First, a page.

Safety Parameters

Table 3 and Table 4 summarize the number of adverse events reported in the study for the 2 groups. The most important adverse event in this study was lymphocytopenia (total lymphocyte concentration <500/µL). The mean lymphocyte percentage fraction of lymphocytes relative to the total white blood cell count in the entire ipriflavone group decreased significantly from about 33% (1900/µL [1.9 × 109/L]) to about 27% (1400/µL [1.4 × 109/L]) (P<.001) (Figure 4). This decrease had occurred after 6 months and remained stable throughout the treatment period. In 31 of the subjects treated with ipriflavone (13.2%), the concentration of circulating lymphocytes decreased significantly below 500/µL during the treatment period (this study did not discriminate between lymphocyte subpopulations). Of the 31 women with low lymphocyte counts, 29 developed them during the course of the study, while 2 had lymphocytopenia at 36 months. Of the 29 with low lymphocyte concentrations, 15 (52%) had recovered to normal values within 12 months and 22 (81%) in 24 months after discontinuation of ipriflavone. All cases of lymphocytopenia were subclinical (ie, clinically asymptomatic). There were no significant changes between the groups in any other clinical or laboratory parameter investigated (data not shown). One patient (3%) had lymphocytopenia once before the baseline counts. The cut-off point was when the absolute lymphocyte count was below 500/µL. Five of the lymphocytopenic women (16%) are still being monitored.

No statistically significant differences in overall treatment and in calcium compliance were found between the 2 groups. During the 4-year study period, the number compliant (≥75%) and noncompliant (<75%) were 130 (55.6%) vs 18 (7.7%) for ipriflavone, respectively, and 153 (63.8%) vs 21 (8.8%) for placebo, respectively. Data were missing for 86 (36.8%) for ipriflavone and 66 (27.5%) for placebo.

COMMENT

Ipriflavone (7-isopropoxy-isoflavone) is a synthetic daidzein derivative of natural isoflavone,7 the natural compound daidzein is its metabolite M-II, thought to have a positive effect on health similarly to other isoflavones, such as genistein. Several in vitro studies have suggested that ipriflavone (typically 200 mg orally 3 times per day) inhibits bone resorption1,59 and increases bone formation,4 believed to be the mechanism by which ipriflavone may prevent bone loss in postmenopausal women.6,11 However, the present study did not confirm the previous findings on bone metabolism in terms of biochemical markers of bone turnover, BMD, or fracture rates.

There may be several potential explanations for the present lack of efficacy of ipriflavone observed in this study. First, it could be speculated that the dosage used in this study was not correct, or at least suboptimal. Second, it is relevant to question whether the statistical power of the study was sufficient to detect statistically significant differences between the ipriflavone group and the placebo group for the end points evaluated. And third, it could be questioned if the study population studied was too old, or had too little bone mass.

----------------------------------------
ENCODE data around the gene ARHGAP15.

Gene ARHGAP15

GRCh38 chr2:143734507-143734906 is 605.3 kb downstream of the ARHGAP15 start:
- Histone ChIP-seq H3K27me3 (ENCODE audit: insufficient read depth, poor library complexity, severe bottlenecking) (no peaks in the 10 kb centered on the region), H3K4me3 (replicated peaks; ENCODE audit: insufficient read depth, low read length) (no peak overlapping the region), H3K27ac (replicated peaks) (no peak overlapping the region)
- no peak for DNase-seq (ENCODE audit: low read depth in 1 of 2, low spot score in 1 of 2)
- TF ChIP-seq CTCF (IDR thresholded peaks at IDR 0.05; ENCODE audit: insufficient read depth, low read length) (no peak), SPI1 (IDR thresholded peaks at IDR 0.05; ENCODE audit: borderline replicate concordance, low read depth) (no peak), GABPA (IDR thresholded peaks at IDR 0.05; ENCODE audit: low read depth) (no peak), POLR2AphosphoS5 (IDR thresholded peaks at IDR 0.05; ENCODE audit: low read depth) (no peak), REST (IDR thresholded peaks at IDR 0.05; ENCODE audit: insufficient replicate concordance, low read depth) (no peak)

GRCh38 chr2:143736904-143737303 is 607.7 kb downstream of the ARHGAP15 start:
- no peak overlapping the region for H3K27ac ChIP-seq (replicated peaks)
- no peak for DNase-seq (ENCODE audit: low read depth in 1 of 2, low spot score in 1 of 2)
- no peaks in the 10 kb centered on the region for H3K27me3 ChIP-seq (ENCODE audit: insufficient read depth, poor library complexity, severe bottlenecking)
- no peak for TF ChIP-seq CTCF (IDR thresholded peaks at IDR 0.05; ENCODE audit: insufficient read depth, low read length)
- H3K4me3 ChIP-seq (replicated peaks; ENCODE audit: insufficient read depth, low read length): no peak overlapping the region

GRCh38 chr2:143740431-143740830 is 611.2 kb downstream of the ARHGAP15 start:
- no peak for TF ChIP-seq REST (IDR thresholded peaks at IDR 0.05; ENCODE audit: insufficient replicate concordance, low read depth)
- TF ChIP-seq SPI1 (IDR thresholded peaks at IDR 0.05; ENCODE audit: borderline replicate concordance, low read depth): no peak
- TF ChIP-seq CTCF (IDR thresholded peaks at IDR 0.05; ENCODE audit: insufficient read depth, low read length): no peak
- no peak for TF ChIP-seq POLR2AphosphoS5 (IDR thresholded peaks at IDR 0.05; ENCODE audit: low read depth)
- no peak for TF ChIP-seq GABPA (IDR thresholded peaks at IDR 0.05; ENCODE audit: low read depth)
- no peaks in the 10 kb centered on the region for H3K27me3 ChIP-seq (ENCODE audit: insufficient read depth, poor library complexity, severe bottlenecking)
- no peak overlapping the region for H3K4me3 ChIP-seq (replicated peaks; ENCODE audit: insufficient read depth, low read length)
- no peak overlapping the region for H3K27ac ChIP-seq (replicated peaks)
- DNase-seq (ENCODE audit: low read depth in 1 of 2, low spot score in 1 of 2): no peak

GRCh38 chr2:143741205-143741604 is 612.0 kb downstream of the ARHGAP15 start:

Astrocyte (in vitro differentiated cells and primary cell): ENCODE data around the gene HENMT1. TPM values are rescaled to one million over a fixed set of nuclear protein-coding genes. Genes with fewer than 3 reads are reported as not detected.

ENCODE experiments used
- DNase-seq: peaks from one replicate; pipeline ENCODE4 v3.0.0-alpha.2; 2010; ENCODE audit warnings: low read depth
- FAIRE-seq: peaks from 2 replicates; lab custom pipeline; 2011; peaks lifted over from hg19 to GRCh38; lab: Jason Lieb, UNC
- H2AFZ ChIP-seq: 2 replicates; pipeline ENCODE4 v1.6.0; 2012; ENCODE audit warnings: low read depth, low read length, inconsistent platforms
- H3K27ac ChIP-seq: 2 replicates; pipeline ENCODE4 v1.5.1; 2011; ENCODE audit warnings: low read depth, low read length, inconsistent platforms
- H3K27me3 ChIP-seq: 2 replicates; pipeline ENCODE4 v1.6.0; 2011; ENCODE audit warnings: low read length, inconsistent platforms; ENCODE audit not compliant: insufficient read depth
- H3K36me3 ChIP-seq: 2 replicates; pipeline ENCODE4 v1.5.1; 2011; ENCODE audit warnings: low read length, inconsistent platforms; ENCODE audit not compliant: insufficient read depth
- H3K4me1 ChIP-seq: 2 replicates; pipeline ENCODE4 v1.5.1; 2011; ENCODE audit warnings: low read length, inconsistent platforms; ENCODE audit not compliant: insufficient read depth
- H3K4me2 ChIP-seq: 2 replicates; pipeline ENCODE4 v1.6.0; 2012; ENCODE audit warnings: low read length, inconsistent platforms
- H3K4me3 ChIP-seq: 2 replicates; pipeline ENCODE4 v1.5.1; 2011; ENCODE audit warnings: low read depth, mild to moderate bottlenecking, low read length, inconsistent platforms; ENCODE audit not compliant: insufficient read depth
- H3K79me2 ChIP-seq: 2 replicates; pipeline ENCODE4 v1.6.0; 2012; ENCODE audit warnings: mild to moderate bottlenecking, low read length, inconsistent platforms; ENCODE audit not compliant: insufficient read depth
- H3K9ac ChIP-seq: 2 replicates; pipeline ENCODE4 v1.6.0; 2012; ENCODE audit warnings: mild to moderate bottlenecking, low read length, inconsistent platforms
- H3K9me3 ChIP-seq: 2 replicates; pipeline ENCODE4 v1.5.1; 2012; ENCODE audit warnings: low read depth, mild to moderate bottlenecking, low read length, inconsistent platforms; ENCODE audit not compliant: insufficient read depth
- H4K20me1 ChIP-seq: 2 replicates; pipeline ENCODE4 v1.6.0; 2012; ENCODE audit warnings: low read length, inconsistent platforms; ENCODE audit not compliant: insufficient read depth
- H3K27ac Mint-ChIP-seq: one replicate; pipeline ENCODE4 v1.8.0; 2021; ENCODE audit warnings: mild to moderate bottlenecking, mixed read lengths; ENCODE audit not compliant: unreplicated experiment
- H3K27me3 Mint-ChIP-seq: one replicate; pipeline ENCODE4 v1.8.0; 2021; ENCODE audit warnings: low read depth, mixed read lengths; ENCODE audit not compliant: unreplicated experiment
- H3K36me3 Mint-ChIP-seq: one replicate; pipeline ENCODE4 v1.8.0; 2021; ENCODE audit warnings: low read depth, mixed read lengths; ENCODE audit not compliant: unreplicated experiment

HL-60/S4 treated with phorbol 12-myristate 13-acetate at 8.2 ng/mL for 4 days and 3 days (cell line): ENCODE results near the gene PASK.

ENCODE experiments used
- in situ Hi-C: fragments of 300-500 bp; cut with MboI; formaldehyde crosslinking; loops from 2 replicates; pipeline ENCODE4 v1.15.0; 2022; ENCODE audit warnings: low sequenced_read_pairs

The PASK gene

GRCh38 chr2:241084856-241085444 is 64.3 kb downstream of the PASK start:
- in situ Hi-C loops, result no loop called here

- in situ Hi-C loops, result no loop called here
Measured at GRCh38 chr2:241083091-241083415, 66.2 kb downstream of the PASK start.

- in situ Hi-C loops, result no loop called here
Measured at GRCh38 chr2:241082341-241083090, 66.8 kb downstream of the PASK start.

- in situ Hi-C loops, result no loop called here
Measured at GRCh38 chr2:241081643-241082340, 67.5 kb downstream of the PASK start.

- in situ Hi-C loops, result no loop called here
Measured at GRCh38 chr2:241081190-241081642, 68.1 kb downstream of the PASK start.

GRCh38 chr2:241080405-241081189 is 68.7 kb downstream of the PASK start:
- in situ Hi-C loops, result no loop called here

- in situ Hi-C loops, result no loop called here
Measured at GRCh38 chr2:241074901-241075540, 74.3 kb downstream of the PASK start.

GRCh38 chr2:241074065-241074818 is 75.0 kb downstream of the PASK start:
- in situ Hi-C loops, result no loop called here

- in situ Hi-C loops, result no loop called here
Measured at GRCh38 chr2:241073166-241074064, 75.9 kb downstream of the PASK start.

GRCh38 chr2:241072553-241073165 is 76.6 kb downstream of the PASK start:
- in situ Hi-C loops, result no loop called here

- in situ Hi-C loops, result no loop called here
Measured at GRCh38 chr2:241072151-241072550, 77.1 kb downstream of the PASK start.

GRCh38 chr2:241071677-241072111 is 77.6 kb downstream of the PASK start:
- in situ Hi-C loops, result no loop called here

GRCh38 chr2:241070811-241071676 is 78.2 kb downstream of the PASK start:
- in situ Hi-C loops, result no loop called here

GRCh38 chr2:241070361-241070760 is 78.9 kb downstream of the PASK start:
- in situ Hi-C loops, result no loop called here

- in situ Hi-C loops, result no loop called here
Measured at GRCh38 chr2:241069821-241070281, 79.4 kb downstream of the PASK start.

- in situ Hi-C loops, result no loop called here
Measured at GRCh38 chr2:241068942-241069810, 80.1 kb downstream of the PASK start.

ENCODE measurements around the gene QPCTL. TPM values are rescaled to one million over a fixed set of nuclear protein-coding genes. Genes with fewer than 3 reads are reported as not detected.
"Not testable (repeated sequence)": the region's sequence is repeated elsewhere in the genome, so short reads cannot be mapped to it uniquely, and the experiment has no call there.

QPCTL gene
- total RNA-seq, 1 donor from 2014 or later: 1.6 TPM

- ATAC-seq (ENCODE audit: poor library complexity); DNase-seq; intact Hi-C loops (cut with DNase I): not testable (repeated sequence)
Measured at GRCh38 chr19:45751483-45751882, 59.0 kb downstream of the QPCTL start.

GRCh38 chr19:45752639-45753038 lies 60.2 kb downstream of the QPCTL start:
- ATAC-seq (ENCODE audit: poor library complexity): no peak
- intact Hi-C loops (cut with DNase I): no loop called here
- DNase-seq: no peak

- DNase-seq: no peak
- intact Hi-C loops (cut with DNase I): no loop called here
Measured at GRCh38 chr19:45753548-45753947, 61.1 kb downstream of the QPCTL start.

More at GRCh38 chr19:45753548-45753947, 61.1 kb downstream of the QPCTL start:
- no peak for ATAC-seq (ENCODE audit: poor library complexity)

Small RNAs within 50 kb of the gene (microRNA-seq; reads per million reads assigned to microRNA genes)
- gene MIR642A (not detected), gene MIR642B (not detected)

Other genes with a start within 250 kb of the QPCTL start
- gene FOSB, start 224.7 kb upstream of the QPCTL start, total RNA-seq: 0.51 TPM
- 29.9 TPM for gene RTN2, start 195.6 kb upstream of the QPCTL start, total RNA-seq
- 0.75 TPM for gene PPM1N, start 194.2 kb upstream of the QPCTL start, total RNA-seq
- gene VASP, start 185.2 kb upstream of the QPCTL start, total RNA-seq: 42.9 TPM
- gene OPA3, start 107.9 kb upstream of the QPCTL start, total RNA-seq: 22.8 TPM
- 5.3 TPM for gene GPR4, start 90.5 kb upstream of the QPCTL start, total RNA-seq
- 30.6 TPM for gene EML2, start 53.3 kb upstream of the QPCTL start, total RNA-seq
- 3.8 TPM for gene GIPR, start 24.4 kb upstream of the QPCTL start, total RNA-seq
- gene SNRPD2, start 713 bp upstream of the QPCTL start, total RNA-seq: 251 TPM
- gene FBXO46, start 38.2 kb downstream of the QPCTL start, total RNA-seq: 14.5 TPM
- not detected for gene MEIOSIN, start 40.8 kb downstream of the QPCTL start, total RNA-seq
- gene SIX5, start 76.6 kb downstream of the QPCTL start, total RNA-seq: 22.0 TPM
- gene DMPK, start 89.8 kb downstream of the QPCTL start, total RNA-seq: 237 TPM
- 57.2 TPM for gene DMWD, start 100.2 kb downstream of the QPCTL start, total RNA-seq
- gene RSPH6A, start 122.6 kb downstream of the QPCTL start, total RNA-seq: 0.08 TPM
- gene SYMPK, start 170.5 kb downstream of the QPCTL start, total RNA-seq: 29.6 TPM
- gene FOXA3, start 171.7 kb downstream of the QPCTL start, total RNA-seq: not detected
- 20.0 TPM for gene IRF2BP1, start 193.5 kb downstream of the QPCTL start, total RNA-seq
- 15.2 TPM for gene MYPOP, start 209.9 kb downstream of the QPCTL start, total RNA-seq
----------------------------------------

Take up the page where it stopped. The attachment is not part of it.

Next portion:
With respect to the dosage issue, the tablets used in this study each contained 200 mg of ipriflavone, and were given 3 times a day with a meal. This regimen has typically been used in previous clinical studies.514 Measurements of the physiologically active ipriflavone metabolites M-III and M-V in plasma during the course of the study showed values that were comparable with those obtained in positive studies,6 indicating that the dosage of ipriflavone presumably was clinically sufficient. Therefore, it seems unlikely that the dosage of ipriflavone used in the present study should have been insufficient.

Concerning the second question of statistical power, the size of this study population was large enough to detect a statistically significant change in both bone turnover parameters and in bone mass. Although only 292 individuals were valid completers, we found no effect on any of these parameters. The methods used are all generally accepted and bone mass measurements were subject to quality control.14 Furthermore, our data were consistent (ie, similar responses to treatment were found for the various biochemical markers), and in turn these results were mirrored in the change in bone mass. Therefore, it is most likely that the results are reliable in terms of bone mass and biochemical markers.

One previous study7 found that in early postmenopausal women, urinary deoxypyridinoline did not decrease more in a group receiving ipriflavone and calcium compared with a group receiving calcium only. Deoxypyridinoline has been demonstrated to correlate highly and significantly to CrossLaps,15 the resorption marker used in a subpopulation of our study. Despite this, in the study cited,7 ipriflavone prevented bone loss compared with calcium alone and the difference (approximately −2%) was significantly different. Other studies have shown that ipriflavone decreases bone resorption and prevents bone loss compared with placebo.511 In the current study, the values of urinary excretion of CrossLaps were in the same range as found in other postmenopausal women with low bone mass treated with calcium.15 The different results when comparing our study with previous studies showing a bone-preserving effect of ipriflavone may in part be due to the fact that our study population was older than in most of these other controlled studies. We also found no effects on the fracture incidence (primary end point) in the ipriflavone-treated women. However, our study did not have sufficient power to detect an effect of ipriflavone on fracture incidence. So far, no studies on ipriflavone have been sufficiently powered to study fracture incidence in relation to ipriflavone.10 Recent fracture studies performed (eg, of bisphosphonates or raloxifene)1820 have enrolled several hundred, or even thousands of patients. Thus, with regard to the surrogate end points bone mass and the markers of bone resorption, of which CrossLaps is known to be both specific and sensitive,15 we consistently found no difference from placebo.